I’m James Nevitt, I work in DIO’s Environmental Support and Compliance Team (ESC) as their Senior Access and Recreation Adviser, based at Salisbury Plain. You may have seen my earlier blogs on the subject of public access to MOD land.
The MOD has a presumption in favour of public access when land is not in use for military training, and where it’s safe. Members of the public use military land perfectly legally on a daily basis for activities from dog walking to cycling and horse riding to driving.
In fact, members of the public driving on the military estate has been the focus of some of my work lately. Byways open to all traffic, or BOATs, and unclassified roads are a gateway out of urban areas into the countryside. They may be historic droveways, once used for herding cattle to market, or roads that have been in existence for hundreds of years, representing the first means of travel between towns and cities. Fortunately Highway law protects these pieces of history for all to enjoy.
Sometimes referred to as greenlanes, hence the term greenlaning, BOATs are often unmade, grass or stone tracks of differing quality. With unpredictable surfaces and reduced directional signing they require varying degrees of skill to safely and successfully navigate.
Salisbury Plain and Greenlaning
Salisbury Plain is regarded as a key location to experience off-road driving. The Salisbury Plain Military Byelaws permits use of roads made up for vehicular purposes when they are not subject to military use. These supplement a network of historical BOATs criss-crossing the iconic, beautiful landscape. The variety of trails provide opportunities for the less experienced to drive on permissive tracks and the more experienced to venture along the “true” green lanes.
Although the Plain is one of the MOD’s principal military training areas it is an environment that needs to be treated sensitively. At least 50% of Salisbury Plain Training Area is covered by ecological designation because of the wildlife that flourishes in an environment unharmed by modern intensive agriculture. These designations set parameters in which the military can fulfil their training requirements. Due to the sensitive environment, wet weather limits the level of use the MOD can undertake during wet periods.
Rain on the Plain
Unfortunately, these strict restrictions cannot be easily applied to the use of BOATs by the public. Continuing use in wet weather can result in progressive surface damage and erosion. Wanton damage caused to a highway is a criminal offence and can inhibit use of the way by others. Additionally, as a route becomes obstructed by poor conditions, users are forced to divert, which in turn further damages neighbouring land. In my job I regularly see damage caused by inappropriate vehicle use, some of it quite significant.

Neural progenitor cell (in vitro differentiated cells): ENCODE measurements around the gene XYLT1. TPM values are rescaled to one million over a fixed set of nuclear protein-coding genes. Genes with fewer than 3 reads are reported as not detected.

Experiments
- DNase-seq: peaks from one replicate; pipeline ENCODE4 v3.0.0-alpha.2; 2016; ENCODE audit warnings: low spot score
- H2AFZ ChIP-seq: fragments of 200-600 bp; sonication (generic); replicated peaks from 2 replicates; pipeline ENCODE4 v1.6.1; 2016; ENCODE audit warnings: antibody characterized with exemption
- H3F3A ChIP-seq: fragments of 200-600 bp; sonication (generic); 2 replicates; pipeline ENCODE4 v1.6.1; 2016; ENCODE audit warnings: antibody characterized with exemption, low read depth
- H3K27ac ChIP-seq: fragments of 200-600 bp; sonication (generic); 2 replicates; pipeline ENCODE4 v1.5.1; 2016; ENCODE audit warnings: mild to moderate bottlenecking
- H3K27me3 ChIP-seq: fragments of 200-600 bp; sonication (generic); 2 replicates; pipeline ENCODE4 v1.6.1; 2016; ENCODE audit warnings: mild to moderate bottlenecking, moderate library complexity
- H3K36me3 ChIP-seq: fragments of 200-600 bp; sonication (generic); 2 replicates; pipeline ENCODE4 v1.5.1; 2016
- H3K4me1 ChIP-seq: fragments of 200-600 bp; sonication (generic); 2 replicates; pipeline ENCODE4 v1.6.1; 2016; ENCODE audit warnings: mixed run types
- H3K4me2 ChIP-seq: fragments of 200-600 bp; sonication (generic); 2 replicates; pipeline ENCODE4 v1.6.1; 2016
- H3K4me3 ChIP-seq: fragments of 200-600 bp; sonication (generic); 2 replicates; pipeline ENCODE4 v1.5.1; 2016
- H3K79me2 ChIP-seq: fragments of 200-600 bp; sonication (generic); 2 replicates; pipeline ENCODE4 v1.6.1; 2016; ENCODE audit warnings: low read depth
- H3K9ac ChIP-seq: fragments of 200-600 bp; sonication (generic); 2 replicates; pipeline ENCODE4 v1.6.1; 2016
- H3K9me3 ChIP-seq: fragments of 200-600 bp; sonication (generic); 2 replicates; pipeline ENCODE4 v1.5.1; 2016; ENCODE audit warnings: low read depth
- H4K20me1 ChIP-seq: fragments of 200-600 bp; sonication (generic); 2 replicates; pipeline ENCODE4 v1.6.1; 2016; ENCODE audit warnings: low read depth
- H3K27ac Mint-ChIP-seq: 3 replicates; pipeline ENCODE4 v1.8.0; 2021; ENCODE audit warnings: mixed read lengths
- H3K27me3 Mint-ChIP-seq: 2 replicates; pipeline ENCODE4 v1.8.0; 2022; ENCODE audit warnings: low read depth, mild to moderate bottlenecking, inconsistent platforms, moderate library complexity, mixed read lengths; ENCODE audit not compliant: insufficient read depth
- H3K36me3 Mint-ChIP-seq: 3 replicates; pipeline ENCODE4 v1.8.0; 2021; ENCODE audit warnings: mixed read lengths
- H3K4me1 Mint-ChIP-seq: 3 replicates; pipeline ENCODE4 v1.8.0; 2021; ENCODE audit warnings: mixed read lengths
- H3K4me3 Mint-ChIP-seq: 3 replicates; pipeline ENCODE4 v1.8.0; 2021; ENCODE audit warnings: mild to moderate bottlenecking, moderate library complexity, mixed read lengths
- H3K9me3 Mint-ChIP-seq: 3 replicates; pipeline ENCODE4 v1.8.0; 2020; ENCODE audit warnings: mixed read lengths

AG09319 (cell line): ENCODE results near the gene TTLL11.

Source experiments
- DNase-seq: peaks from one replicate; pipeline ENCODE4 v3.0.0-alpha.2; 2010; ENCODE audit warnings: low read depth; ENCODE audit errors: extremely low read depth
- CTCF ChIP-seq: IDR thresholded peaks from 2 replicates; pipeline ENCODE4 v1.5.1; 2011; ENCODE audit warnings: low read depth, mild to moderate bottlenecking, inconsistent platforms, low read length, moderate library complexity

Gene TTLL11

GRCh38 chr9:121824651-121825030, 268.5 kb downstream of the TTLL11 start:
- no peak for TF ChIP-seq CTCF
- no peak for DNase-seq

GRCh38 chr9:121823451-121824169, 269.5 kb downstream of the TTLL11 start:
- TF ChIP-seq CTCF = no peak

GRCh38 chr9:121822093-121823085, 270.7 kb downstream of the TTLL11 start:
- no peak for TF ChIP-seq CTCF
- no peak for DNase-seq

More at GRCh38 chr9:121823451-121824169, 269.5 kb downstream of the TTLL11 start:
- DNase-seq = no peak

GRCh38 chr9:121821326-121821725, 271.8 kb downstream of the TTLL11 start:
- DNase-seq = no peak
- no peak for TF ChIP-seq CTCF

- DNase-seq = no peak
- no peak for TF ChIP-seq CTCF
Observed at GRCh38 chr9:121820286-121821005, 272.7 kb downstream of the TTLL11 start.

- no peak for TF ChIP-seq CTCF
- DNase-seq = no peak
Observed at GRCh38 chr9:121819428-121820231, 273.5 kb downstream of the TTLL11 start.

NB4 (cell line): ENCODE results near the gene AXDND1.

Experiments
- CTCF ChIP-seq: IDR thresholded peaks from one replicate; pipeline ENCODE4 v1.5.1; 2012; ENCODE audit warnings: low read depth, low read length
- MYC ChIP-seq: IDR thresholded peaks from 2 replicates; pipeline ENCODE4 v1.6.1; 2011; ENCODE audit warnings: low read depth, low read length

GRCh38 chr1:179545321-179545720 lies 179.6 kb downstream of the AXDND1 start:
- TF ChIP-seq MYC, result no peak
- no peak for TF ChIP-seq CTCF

Diverting from proper routes can also be dangerous. In some areas of the Plain leaving marked public rights of way can take users into areas of training estate where they may impact on active military training or place themselves at risk due to the presence of unexploded ordnance. Furthermore this can impact on agricultural land, sensitive habitats, bird nesting and more. Irreparable damage to the highway itself can in some locations be regarded as damaging an historical feature.
As custodians of the Plain the MOD seeks the support of other users in adopting best practice when visiting. The ESC Access and Recreation Team continuously work with key stakeholders to raise awareness, educate, promote good practice and undertake voluntary work on site. As part of my current work I, along with Wiltshire Council, and representatives from the Green Lane Association (GLASS) and the Trail Riders Fellowship (TRF) have identified particularly sensitive BOATs which would be best avoided during the wetter winter months.
Voluntary restraint is to be applied to those routes. This is a means of encouraging users to adopt an alternative route for a temporary period to avoid further damaging the BOAT. Selection of these routes is led by Wiltshire Council, with the input of GLASS and TRF and the support of DIO. Three BOATs will be “closed” under voluntary restraint prior to Christmas and it is hoped that visitors will abide by these requests. Details will be provided by Wiltshire Council. Further routes may be considered in early 2016. By choosing to avoid these routes users will aid their recovery, allowing them to be enjoyed later next year and beyond.
DIO will be providing signs, whilst volunteers, made up of greenlaning group Treadlightly, GLASS, TRF, Wiltshire Council and local enthusiasts, will erect them on site. In addition to supporting this work DIO will be collaborating with Wiltshire Council to deliver some BOAT repairs on Salisbury Plain Training Area in 2016. This will improve the byways for both military and public use.
For further information on Greenlaning Good Practice please download our leaflet at: https://www.gov.uk/government/uploads/system/uploads/attachment_data/file/245198/SPTA_Greenlaning_Practice_Guide.pdf